Time Traveler

The first known use of economics was in 1792

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Statistics for economics

Last Updated

6 Dec 2019

Cite this Entry

“Economics.” The Merriam-Webster.com Dictionary, Merriam-Webster Inc., https://www.merriam-webster.com/dictionary/economics. Accessed 11 December 2019.

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More Definitions for economics

Financial Definition of economics

What It Is

Economics is the academic study of the production, distribution, and consumption of goods and services.

How It Works

Economics can be broken down into two main disciplines: macroeconomics and microeconomics. Macroeconomics deals with the behavior of economies on a large scale, usually the economies of countries or regions. Microeconomics, on the other hand, usually addresses individual agents.

There are two main approaches taken by economists: Classical and Keynesian. Classical economics is based on the idea that, in general, market economies can function competently, are able to react to changes in equilibrium, and that governments should adopt a "laissez faire" policy toward the economy.

Keynesian economics, first proposed by the English economist John Maynard Keynes, is predicated on the notion that markets tend to react rather slowly to changes in equilibrium (especially price changes), and that active intervention by governments is often the best way to help an economy recover its equilibrium. In the twentieth century, Keynesian economics has become, by and large, the standard approach to dealing with large scale economies.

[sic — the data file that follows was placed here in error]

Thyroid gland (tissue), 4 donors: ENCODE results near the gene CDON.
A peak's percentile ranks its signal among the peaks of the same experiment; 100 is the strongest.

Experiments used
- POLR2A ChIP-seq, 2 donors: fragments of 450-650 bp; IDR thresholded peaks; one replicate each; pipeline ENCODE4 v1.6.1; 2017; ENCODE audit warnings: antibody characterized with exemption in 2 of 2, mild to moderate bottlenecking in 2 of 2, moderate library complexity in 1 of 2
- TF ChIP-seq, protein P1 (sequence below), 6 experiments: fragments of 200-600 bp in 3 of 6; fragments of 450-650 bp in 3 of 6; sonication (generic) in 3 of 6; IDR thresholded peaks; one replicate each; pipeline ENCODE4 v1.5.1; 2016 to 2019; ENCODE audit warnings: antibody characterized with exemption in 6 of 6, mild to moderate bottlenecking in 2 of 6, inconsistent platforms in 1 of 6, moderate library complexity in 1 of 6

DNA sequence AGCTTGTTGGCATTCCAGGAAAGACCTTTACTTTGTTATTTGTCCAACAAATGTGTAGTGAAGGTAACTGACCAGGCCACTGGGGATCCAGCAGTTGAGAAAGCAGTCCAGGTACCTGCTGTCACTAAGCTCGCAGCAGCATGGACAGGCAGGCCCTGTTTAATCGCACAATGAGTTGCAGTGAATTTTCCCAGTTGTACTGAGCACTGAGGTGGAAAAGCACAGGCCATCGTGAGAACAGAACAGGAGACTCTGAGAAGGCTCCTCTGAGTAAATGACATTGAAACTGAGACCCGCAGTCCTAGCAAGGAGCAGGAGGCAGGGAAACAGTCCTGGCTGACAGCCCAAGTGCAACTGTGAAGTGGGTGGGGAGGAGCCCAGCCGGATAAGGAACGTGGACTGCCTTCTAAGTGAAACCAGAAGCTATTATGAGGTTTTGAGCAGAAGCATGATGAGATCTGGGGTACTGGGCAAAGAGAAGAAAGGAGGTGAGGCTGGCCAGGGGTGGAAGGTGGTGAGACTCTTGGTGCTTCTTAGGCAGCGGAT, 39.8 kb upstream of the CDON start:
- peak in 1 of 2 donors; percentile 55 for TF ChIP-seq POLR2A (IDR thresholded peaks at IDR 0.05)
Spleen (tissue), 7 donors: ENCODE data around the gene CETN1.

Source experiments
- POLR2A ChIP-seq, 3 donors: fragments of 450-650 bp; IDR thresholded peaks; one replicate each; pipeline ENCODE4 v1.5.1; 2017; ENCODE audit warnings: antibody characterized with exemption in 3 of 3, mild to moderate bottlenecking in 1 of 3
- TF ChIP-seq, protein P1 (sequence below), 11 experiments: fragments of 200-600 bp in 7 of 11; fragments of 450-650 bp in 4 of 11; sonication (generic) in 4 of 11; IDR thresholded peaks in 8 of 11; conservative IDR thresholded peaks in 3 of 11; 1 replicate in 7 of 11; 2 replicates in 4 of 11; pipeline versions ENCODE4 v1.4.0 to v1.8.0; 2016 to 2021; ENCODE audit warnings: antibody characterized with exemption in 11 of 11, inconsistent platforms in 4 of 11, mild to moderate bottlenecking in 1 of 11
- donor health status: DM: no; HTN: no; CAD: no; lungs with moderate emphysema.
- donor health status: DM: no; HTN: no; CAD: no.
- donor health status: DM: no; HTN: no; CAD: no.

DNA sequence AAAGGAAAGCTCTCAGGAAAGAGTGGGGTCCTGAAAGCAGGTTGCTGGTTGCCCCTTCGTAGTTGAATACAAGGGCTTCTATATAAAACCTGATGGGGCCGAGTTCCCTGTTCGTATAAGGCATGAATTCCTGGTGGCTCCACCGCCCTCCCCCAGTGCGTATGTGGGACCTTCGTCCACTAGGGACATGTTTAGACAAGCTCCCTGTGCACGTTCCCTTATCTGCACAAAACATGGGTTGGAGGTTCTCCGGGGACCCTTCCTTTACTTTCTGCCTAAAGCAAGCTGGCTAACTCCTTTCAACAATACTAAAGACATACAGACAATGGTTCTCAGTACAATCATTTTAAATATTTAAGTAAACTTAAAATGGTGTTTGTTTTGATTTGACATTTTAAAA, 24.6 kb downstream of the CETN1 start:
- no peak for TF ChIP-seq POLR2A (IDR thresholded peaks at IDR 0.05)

Why It Matters

The study of economics has spawned numerous theories about the nature of human production and consumption including: Marxist theories of production, the Chicago School, which advocates free market and monetarist approaches, and the Austrian School, whose approach is underscored by the emphasis on stock market price mechanisms.

Source: Investing Answers

economics

noun
How to pronounce economics (audio) How to pronounce economics (audio)

English Language Learners Definition of economics

: a science concerned with the process or system by which goods and services are produced, sold, and bought
: the part of something that relates to money

economics

noun plural
eco·​nom·​ics | \ ˌe-kə-ˈnä-miks How to pronounce economics (audio) , ˌē- \

Kids Definition of economics

: the science concerned with the making, selling, and using of goods and services
Hint: Economics can be used as a singular or a plural in writing and speaking.

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More from Merriam-Webster on economics

Rhyming Dictionary: Words that rhyme with economics

Spanish Central: Translation of economics

Nglish: Translation of economics for Spanish Speakers

Britannica English: Translation of economics for Arabic Speakers

Britannica.com: Encyclopedia article about economics